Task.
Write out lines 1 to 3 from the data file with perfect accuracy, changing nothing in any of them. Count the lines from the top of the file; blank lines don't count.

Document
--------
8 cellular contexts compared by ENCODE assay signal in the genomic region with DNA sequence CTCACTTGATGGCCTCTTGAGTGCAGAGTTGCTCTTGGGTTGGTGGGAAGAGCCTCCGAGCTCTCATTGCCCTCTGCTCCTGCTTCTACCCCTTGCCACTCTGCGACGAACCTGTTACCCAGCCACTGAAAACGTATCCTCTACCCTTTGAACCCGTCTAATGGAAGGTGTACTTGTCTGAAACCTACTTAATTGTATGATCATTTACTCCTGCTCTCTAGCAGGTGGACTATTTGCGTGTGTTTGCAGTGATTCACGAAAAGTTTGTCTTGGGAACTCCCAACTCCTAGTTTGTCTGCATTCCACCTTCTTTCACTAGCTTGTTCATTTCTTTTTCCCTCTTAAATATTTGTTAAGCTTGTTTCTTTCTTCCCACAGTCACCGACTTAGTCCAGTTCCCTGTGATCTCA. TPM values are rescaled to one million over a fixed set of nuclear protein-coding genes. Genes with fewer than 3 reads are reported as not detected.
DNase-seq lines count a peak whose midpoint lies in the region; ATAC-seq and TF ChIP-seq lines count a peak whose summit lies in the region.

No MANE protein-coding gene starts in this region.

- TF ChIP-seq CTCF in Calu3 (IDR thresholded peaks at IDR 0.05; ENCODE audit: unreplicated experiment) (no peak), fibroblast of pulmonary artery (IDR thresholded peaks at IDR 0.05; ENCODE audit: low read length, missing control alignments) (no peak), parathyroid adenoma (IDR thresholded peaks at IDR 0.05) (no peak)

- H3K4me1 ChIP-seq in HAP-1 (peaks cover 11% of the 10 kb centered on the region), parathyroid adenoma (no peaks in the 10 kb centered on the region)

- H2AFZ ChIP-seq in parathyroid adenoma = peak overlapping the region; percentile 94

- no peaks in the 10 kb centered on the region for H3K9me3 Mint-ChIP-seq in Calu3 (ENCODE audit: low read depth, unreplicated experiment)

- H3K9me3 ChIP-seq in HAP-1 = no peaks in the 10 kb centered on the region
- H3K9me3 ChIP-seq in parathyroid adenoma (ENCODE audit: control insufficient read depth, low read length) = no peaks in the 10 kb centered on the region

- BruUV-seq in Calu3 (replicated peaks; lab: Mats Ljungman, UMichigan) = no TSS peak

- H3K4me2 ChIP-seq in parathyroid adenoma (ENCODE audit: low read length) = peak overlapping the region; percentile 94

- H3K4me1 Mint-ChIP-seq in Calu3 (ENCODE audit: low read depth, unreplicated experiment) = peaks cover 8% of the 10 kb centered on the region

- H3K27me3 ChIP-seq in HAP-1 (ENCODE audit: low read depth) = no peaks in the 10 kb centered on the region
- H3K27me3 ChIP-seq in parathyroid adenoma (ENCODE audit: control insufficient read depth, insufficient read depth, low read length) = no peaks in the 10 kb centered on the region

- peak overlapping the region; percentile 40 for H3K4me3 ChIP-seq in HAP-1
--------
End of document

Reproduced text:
8 cellular contexts compared by ENCODE assay signal in the genomic region with DNA sequence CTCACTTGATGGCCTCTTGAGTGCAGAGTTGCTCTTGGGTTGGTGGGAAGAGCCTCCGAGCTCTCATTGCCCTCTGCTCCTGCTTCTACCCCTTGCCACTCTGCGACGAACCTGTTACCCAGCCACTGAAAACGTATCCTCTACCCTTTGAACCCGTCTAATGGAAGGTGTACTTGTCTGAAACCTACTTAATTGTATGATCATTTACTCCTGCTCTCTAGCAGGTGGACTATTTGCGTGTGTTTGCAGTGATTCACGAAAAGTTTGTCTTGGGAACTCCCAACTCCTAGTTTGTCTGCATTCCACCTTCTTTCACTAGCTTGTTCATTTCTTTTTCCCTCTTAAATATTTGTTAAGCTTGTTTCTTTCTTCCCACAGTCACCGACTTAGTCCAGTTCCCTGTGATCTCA. TPM values are rescaled to one million over a fixed set of nuclear protein-coding genes. Genes with fewer than 3 reads are reported as not detected.
DNase-seq lines count a peak whose midpoint lies in the region; ATAC-seq and TF ChIP-seq lines count a peak whose summit lies in the region.

No MANE protein-coding gene starts in this region.